David Crosby’s Cosmic Americana – The Atlantic

David Crosby’s Cosmic Americana – The Atlantic

“We’re going to make some kind of sci-fi story if you put up with it,” David Crosby said on August 18, 1969, when his band Crosby, Stills, Nash and Young were beginning their song “Wooden Ships” at Woodstock. Crosby, the singer, songwriter and guitarist who died Wednesday at the age of 81, was never a typical hippie despite being one of the movement’s founders and figureheads. But the band’s Woodstock performance of “Wooden Ships” is a perfect example of his immersive, unique, sci-fi-driven vision.

For him, the counterculture of the 1960s was more than a protest movement or a bohemian aesthetic; it was a vehicle for exploring the reaches of being human. While many hippie-era anthems painted pictures of popular peace — including CSNY’s own Teach Your Children and Our House, both written by Graham Nash — “Wooden Ships” is an absolute downer, a somber account of the apocalypse. Yet it hovers aloft with cautious hope, its title ship sailing either across the sea or space.

In fact, Crosby was known for his love of all things nautical, and for him, the ocean flowed into the stars. Musically, Crosby whirled everything from free jazz to synthesizers into his cosmic Americana. “Sci-fi was so vast and so limitless,” Crosby told Neil deGrasse Tyson StarTalk Podcast in 2016. “Anything could happen, and that was just rich for me. And I longed for it.” His obsession with space exploration, emerging music technology and the literature of the fantastic has forged a sort of future people.

Crosby’s pre-CSNY band, The Byrds, started out as a group of down-to-earth Bob Dylan acolytes before quickly hitting escape speed with songs like “CTA-102,” which blended folk rock with electronic noise while taking their name from a recently discovered borrowed quasar. One of the reasons Crosby was eventually fired from the Byrds was a creative dispute over a song he had written, “Triad,” which was adapted from Robert A. Heinlein’s classic novel Stranger in a strange land. It’s a song about group sex, yes, but it puts such earthly pleasures in a sci-fi setting. Where Dylan read Jack Kerouac, Crosby read Isaac Asimov.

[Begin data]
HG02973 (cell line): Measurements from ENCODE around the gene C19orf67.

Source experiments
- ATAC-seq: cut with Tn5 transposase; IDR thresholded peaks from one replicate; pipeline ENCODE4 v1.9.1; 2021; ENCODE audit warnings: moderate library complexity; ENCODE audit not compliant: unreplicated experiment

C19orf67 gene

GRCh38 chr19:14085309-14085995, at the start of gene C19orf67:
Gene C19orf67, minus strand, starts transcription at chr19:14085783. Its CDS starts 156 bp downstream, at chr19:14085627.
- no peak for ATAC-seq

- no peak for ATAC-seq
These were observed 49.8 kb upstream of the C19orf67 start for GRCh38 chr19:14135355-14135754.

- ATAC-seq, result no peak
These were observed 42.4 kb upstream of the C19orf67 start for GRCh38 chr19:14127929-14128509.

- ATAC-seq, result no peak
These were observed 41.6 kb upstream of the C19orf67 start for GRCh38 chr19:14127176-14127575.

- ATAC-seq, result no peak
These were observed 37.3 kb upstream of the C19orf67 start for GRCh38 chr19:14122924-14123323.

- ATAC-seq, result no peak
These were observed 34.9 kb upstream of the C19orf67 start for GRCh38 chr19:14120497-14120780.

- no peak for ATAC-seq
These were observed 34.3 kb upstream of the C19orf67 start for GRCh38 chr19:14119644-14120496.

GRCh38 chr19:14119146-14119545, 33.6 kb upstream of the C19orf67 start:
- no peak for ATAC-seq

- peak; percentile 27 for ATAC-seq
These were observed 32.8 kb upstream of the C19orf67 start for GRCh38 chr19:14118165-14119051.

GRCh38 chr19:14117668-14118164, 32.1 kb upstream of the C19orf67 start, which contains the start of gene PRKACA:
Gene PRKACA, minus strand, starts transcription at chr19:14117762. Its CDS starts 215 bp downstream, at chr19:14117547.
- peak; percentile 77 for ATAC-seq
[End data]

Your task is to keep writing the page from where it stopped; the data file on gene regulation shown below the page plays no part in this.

Paradoxically, folk – Crosby’s first love as a musician – is a form driven by tradition rather than innovation. When Crosby emerged on the music scene in the ’60s, folk was only progressive in a political sense, thanks to left-wing artists like Woody Guthrie and Pete Seeger. So his debut album from 1971, If only I could remember my name, not only became the crown jewel of his solo career; it raised folk rock to a whole new firmament. The track ‘What Are Their Names’ features arguably Crosby’s most striking lyric—’Peace is not an awful lot to ask,’ he sings—but he transcends that platitude with a fugue of plucked strings and layered voices (delivered by a chorus, the including Jerry Garcia and Joni Mitchell). It all merges into a sonorous deep space raga. The album cover features Crosby’s face superimposed over a photograph of the ocean at sunset – as if to promote the idea that his mind and his music are part of an unbroken continuum, a kind of galactic hum.

In the liner notes for the 1969 CD reissue of the album Crosby, Stills & Nash, Crosby explained that “Wooden Ships” is an allegory in which “we imagined ourselves as the few survivors escaping on a boat to create a new civilization”. But while he outlived many of the hardened musicians of his generation, Crosby did more than just survive. He changed the trajectory of American music with an imagination far beyond his years.

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